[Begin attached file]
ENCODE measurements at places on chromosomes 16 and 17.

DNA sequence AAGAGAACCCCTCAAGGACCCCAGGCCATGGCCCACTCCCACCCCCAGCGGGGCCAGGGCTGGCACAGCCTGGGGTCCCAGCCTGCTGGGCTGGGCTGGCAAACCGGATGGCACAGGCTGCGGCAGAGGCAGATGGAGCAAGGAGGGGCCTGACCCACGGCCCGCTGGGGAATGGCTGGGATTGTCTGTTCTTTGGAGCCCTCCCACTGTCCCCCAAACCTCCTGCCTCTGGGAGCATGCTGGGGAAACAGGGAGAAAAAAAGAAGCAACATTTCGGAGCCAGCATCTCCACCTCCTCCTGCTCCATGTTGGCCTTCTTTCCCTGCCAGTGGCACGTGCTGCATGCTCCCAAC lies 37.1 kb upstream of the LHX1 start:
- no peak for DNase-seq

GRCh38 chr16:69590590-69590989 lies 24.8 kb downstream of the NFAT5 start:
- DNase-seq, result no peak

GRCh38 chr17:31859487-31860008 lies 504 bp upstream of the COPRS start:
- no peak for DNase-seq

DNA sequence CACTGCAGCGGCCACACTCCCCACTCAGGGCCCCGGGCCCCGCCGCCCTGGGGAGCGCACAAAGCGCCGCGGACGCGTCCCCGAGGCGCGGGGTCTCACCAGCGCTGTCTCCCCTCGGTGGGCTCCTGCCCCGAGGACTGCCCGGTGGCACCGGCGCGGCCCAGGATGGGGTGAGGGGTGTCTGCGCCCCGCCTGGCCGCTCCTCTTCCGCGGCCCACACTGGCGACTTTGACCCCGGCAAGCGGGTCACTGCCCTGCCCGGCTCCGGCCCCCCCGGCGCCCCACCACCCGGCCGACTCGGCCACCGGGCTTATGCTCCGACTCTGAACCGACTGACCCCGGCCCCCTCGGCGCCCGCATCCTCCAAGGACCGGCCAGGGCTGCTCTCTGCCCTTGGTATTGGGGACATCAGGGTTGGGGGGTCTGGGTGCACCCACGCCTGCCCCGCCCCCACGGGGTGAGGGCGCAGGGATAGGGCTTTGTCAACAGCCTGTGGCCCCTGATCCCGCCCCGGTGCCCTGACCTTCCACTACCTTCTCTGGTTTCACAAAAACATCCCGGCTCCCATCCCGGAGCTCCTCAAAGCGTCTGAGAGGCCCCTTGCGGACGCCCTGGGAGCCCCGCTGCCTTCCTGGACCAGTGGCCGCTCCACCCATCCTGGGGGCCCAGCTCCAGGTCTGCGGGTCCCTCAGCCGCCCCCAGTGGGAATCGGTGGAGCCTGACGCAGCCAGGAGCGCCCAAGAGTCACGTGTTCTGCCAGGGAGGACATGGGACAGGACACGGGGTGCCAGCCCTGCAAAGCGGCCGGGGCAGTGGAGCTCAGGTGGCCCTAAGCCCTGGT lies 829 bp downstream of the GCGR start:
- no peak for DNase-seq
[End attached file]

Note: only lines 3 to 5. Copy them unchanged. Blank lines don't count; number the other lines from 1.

- no peak for DNase-seq

GRCh38 chr16:69590590-69590989 lies 24.8 kb downstream of the NFAT5 start:
- DNase-seq, result no peak